Madeira Beach Zoning Debate Centers on Building Heights and Setbacks

The Madeira Beach Planning Commission recently convened to address significant zoning changes in John’s Pass Village, with particular focus on building height regulations and setback requirements. The meeting, which did not disclose the attendance of specific members, included discussions on how these changes could impact the community’s visual aesthetics, the legal status of existing buildings, and future development within the commercial core and pedestrian areas.

At the forefront of the discussions was the issue of building heights in John’s Pass Village. The commission examined proposed zoning changes which aimed to provide clarity on how building heights are measured from the design flood elevation. A key point of contention involved whether enclosed rooftop areas should be counted as additional floors or included within the roof space. The potential adjustments would also affect the floor area ratio calculations, as the top floor would be considered irrespective of it being open or enclosed.

The debate extended to the practical implications of these changes, with concerns raised about how they would affect existing structures and future developments. Some buildings in the area already exceed the current height limits, and the proposed changes sought to legalize and conform these structures to new guidelines. The commission discussed the necessity of additional setbacks or landscaping to mitigate the potential impact on nearby single-family homes and maintain the balance between allowing flexibility for developers and preserving the traditional village aesthetic.

Another topic was the need for clear, visual representations of building heights. Commission members highlighted the challenges of conveying height measurements to the public, proposing the creation of plans to display the height of existing structures above the designated flood elevation for reference. The use of FEMA maps and the county’s vulnerability study were considered for more accurate data, and the possibility of employing technology such as laser measurements or GIS tools was suggested to ensure precision in measuring building heights.


Setbacks and development guidelines for the Village District’s commercial core were also a major subject of debate. Issues were raised regarding the proposed zero setback in the front and 20-foot setback in the rear. The commission stressed the importance of these setbacks reflecting the character of existing structures and the need to consider storefront usage. The impact of ADA requirements and safety considerations were also addressed, as well as the potential for rooftop amenities as a special exception use.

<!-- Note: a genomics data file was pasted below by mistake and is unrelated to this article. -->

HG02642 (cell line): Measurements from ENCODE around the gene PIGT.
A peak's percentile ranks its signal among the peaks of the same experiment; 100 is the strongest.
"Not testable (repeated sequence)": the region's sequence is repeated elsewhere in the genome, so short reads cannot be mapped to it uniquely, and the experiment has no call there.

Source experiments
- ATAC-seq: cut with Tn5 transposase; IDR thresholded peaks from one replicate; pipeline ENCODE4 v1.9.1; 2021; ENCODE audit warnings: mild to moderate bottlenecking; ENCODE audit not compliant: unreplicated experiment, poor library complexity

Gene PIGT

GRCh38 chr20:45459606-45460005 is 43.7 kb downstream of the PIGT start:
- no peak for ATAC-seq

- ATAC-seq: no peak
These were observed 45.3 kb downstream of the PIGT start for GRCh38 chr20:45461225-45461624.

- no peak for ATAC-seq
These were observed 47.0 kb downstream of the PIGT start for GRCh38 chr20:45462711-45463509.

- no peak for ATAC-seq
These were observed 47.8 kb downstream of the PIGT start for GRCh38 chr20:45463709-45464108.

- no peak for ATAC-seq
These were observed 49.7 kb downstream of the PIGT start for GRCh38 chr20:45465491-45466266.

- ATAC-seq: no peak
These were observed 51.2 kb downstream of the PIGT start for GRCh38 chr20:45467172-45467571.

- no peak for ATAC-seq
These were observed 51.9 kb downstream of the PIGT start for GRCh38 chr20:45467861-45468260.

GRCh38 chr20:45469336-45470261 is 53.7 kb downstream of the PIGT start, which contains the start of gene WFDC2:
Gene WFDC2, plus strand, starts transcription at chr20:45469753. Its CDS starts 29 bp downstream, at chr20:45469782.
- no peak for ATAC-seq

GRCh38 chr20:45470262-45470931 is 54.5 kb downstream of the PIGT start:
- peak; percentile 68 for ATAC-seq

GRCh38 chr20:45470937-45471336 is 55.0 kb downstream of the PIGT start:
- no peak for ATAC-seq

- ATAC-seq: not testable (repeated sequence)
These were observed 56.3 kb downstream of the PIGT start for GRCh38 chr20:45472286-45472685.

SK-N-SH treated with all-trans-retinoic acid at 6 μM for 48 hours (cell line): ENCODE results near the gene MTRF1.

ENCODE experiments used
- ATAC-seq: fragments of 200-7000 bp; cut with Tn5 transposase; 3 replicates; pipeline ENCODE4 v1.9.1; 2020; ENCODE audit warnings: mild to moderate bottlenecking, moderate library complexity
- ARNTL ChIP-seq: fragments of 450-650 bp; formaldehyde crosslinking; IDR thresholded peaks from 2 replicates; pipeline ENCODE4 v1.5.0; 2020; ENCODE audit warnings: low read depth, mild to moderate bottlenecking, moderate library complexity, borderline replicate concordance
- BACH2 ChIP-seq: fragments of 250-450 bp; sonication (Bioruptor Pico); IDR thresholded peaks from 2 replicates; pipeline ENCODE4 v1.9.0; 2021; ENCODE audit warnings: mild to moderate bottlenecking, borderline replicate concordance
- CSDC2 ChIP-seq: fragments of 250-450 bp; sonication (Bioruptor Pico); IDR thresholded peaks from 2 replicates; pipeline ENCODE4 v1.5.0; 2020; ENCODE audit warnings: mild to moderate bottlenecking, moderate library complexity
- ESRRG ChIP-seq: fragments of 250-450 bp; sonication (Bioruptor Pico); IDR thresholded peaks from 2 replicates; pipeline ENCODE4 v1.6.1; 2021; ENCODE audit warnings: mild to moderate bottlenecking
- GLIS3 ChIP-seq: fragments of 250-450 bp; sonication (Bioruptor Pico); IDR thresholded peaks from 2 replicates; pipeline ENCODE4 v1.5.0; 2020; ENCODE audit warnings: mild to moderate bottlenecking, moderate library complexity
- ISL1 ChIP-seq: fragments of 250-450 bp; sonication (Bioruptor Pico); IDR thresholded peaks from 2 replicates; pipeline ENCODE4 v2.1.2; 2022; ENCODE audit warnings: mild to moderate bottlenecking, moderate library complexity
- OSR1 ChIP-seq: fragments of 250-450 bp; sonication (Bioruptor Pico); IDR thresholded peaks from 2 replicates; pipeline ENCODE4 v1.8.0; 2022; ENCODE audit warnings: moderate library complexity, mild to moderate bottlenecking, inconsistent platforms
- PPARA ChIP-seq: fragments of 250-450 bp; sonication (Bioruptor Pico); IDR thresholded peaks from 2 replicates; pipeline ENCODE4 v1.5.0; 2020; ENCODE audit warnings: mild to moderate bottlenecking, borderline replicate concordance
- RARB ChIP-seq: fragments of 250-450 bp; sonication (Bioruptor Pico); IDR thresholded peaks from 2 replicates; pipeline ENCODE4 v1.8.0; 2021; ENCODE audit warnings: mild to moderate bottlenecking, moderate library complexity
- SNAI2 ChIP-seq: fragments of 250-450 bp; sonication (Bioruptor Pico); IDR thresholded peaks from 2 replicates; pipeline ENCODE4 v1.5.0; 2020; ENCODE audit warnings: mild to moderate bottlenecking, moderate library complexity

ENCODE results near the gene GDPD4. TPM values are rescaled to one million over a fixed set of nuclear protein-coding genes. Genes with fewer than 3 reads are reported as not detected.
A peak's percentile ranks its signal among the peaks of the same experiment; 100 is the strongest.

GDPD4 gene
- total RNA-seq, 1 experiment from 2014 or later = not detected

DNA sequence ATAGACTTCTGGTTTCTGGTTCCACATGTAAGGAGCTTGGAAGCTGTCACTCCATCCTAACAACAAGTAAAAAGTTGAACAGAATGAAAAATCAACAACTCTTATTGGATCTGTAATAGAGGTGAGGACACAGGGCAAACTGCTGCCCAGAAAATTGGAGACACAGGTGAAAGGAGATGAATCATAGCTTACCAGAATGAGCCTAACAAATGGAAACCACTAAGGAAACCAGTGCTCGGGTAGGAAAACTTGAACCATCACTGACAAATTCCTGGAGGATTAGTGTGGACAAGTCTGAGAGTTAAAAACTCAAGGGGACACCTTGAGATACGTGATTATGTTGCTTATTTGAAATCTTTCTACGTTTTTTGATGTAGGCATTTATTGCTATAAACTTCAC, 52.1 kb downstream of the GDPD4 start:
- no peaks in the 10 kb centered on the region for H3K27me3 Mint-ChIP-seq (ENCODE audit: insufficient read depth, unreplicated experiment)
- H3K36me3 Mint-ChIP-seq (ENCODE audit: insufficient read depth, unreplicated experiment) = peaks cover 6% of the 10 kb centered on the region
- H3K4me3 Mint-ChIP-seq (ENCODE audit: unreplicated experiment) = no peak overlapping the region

The commission’s discussions took a pedestrian-centric turn when members emphasized the need for regulations and setbacks that promote walkability within John’s Pass Village. Landscape design was highlighted as a tool to deter speeding and enhance the area’s aesthetics. The debate also encompassed the proposed Coastal Construction Control Line setbacks, especially in the R3 district, and the difficulties faced by properties with limited frontage due to past expansions of Gulf Boulevard.

As the meeting progressed, various views emerged regarding the approach to setback requirements. Some members advocated for leniency to accommodate non-conforming structures, while others called for strict adherence to regulations that would support the character districts and encourage a pedestrian-friendly atmosphere. The potential ramifications of setbacks on fire department regulations were considered, with the commission acknowledging the need for departmental input.


Note: This meeting summary was generated by AI, which can occasionally misspell names, misattribute actions, and state inaccuracies. This summary is intended to be a starting point and you should review the meeting record linked above before acting on anything you read. If we got something wrong, let us know. We’re working every day to improve our process in pursuit of universal local government transparency.

James Rostek
Planning Board Officials:

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